The process effect

DBE deputy-director for transformation programmes Dr Naledi Mbude-Mehana said there are lessons to be learnt from how Afrikaans was protected as a language. “We have a lot to learn from that process.”

When Afrikaans was developed, she said, there was an outcry and was denigrated particularly by the Dutch speakers.

“If you can wake up those people now, they will be shocked that it is a language of higher education. So you will get people who don’t believe that if you teach in Afrikaans, you will still speak English.”

She said the DBE needed to set an example in the transformation of society, including the private sector when conducting interviews to use all languages.

“We need to give that guidance and that is where we are starting. That is why now we make sure multilingualism is the norm, as the Constitution says. We’re starting a movement in the whole system. That is why we meet higher education and we tell them that you’ve done very little to transform… It is you who has kept things with only two languages. 

“Nobody wants to be accused of systematic racism… when we speak about these issues we must not be afraid to address the elephant in the room and the elephant in the room is our own minds because we are going to come up with all these things as if they’ve not been sorted. We know with the Afrikaans children that having mother tongue education is the best thing and this is why they must protect it.”

She cited Stellenbosch University’s (SU) decision to offer Afrikaans and that there were calls to have English as well.

Read more in Daily Maverick: Elements masquerading as language activists are damaging the reputation of Stellenbosch University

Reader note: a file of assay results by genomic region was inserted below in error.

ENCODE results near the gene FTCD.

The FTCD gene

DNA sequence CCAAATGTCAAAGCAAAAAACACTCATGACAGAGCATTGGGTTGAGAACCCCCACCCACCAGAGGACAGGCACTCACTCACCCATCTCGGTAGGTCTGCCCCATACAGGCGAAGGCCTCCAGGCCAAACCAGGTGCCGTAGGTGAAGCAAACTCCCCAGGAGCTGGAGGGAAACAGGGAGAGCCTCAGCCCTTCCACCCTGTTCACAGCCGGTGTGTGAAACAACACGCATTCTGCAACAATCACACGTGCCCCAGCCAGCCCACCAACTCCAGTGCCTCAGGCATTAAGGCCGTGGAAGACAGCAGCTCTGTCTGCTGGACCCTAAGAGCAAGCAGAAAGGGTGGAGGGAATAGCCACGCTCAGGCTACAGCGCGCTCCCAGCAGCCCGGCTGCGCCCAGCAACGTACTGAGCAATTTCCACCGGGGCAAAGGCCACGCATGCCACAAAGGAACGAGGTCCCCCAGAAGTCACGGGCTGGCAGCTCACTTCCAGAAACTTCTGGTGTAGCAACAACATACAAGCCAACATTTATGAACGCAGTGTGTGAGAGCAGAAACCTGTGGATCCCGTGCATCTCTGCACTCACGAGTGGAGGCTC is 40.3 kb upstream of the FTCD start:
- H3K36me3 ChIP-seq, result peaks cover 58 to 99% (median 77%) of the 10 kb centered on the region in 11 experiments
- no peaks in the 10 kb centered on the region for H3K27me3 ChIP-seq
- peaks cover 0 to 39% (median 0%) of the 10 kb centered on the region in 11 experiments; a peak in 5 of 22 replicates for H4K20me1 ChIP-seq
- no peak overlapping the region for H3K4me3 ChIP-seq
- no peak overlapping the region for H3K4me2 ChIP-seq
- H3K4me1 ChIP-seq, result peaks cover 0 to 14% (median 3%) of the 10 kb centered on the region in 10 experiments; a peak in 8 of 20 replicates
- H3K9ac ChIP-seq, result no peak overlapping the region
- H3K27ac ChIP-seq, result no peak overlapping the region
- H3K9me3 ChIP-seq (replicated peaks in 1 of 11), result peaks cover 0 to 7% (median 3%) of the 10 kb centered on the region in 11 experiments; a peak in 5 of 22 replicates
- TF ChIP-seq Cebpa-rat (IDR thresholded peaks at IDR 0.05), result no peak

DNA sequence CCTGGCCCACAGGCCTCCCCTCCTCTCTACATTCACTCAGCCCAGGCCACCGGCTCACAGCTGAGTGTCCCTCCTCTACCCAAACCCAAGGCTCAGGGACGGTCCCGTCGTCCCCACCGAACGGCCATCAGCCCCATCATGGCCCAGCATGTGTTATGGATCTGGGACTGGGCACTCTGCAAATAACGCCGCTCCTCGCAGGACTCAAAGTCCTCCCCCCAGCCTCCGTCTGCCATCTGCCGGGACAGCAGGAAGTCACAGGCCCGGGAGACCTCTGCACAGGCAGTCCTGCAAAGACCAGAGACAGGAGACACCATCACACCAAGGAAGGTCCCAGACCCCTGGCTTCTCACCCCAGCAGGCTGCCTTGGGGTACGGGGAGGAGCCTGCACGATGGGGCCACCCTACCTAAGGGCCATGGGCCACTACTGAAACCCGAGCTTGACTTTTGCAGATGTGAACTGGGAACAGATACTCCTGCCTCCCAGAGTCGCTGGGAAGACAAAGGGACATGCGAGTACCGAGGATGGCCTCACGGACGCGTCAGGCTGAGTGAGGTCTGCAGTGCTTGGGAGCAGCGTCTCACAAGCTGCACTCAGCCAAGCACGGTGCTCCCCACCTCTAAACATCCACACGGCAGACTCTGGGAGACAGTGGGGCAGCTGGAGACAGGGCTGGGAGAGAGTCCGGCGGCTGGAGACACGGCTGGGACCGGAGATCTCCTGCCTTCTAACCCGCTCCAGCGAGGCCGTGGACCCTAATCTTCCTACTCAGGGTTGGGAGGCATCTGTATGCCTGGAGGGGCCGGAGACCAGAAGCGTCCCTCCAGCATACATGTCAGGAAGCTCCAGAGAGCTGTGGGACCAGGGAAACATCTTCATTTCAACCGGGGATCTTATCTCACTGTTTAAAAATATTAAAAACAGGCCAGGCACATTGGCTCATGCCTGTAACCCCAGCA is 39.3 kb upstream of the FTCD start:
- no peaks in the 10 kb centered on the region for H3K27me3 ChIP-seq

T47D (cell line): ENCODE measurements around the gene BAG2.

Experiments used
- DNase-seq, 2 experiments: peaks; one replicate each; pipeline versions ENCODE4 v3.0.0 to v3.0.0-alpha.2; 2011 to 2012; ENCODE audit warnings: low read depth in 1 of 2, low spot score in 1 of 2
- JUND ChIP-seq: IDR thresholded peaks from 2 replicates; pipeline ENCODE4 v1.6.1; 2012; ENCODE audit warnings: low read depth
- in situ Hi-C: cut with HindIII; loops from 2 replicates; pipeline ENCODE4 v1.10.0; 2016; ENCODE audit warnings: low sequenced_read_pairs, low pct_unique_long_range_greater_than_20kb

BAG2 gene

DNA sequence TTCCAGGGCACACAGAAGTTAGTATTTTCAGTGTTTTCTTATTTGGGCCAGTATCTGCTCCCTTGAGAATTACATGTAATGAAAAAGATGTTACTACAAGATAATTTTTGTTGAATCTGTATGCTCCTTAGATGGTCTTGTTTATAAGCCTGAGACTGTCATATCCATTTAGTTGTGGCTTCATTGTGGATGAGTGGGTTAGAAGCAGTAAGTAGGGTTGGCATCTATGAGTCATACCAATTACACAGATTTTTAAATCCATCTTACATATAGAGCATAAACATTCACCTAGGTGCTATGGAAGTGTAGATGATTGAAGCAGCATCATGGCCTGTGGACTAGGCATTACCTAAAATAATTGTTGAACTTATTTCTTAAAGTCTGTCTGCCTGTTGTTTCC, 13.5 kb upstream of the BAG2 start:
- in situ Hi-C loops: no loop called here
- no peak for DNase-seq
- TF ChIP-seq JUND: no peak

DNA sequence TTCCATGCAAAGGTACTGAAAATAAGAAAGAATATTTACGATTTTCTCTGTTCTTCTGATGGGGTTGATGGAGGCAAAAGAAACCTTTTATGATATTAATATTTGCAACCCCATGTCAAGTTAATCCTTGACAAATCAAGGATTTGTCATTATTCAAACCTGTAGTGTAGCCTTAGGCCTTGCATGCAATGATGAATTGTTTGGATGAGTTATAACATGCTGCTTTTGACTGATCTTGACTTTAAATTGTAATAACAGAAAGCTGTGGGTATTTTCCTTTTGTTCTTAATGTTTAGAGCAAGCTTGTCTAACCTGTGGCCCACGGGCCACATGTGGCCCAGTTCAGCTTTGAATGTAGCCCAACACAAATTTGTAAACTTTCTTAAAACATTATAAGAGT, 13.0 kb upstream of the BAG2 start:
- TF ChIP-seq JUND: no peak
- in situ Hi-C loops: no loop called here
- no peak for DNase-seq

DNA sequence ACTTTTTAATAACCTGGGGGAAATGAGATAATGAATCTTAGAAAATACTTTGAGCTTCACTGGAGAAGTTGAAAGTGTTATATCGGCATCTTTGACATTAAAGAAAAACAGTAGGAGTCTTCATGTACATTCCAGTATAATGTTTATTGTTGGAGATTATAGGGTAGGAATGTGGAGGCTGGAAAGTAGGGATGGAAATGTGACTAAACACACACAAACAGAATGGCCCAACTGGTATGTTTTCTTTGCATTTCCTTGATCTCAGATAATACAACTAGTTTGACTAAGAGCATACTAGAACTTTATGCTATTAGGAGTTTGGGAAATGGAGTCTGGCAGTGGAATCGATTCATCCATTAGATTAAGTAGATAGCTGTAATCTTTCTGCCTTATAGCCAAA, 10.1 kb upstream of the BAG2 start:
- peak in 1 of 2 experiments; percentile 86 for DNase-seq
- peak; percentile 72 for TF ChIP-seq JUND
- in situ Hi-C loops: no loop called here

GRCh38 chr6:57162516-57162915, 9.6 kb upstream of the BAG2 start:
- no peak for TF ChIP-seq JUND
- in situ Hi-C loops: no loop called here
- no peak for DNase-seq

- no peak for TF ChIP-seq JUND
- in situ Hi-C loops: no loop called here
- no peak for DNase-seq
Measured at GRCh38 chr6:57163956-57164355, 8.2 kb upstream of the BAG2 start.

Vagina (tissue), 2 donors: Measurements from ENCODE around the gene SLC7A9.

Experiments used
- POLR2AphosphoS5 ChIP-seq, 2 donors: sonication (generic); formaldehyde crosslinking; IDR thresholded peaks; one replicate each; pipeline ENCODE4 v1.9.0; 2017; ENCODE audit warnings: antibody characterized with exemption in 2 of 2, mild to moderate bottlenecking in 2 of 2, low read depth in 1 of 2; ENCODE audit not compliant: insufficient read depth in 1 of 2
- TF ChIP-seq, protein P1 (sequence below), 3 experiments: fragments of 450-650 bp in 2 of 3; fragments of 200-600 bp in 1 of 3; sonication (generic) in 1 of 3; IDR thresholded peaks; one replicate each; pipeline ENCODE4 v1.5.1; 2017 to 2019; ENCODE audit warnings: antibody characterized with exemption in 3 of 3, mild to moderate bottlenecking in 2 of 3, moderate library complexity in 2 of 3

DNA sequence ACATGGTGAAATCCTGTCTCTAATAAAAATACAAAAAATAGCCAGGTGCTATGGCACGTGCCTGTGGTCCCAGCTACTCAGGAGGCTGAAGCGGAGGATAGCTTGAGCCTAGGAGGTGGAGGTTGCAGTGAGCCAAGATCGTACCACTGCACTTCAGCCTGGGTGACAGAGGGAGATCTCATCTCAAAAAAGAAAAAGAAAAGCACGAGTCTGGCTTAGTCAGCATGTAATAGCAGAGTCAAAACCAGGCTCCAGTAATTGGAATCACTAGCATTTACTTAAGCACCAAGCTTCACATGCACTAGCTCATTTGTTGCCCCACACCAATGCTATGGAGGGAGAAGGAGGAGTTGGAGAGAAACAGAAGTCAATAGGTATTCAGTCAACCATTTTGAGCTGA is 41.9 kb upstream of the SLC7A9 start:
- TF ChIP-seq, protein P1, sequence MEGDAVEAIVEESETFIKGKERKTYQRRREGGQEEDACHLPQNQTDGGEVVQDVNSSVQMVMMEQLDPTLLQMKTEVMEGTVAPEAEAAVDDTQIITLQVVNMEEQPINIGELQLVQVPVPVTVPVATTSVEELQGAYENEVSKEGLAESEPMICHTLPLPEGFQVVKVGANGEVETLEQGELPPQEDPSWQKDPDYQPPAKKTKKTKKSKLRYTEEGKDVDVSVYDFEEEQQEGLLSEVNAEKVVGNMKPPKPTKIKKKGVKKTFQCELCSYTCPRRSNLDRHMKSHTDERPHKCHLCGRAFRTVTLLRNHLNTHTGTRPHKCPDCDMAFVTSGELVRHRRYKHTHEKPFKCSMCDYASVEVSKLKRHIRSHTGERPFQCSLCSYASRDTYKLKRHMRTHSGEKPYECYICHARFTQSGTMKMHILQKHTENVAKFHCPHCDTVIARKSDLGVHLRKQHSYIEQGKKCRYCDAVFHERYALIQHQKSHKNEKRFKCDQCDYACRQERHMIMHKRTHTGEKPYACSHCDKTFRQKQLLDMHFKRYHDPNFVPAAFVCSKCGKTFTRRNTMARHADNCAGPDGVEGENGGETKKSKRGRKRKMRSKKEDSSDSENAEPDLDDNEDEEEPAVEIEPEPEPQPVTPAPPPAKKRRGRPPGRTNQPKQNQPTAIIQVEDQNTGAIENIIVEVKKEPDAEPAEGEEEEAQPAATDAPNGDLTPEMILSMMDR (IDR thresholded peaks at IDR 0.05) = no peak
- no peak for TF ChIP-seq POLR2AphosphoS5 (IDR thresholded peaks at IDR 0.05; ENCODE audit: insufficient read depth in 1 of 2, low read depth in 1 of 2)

“When Stellenbosch wants to offer Afrikaans we fight that everybody must have English. That is not the solution. Actually, we are the ones who are supposed to be fighting for African languages. And not English because all of you have different languages therefore you must have English.”

Experts’ view

University of Cape Town (UCT) school of education senior lecturer Dr Xolisa Guzula said it is high time that MTbBE is implemented.

“It means teaching learners using two languages from Grade 4 onwards, after three years of being taught in their home language. In essence, it is about keeping the mother tongue as a medium of instruction while adding English as a second medium of instruction,” Guzula said.

This, she said, is so much better than subjecting pupils to English medium education when they cannot speak, read and write English at that level.

“This has been what we have been waiting for since the Language in Education Policy of 1997, which promotes bi/multilingual education, was passed,” she said.

Read more in Daily Maverick: The sudden transition to English in Grade 4 is a gross injustice for African-language speaking children

She said the education department has waited for over 27 years to give African language-speaking pupils access to what English and Afrikaans children have – their home language.

There are bilingual schools in South Africa serving English and Afrikaans pupils, called either dual-medium or parallel-medium schools.

“MTbBE is similar to dual-medium schooling in that two languages are used as mediums of instruction, textbooks are produced in two languages and teachers speak both English and the home language, though we have seen it applied successfully by teachers who do not speak the mother tongues, as long as they have a multilingual orientation. Research worldwide has shown that bi-multilingual education has more positive affordances than monolingual education.”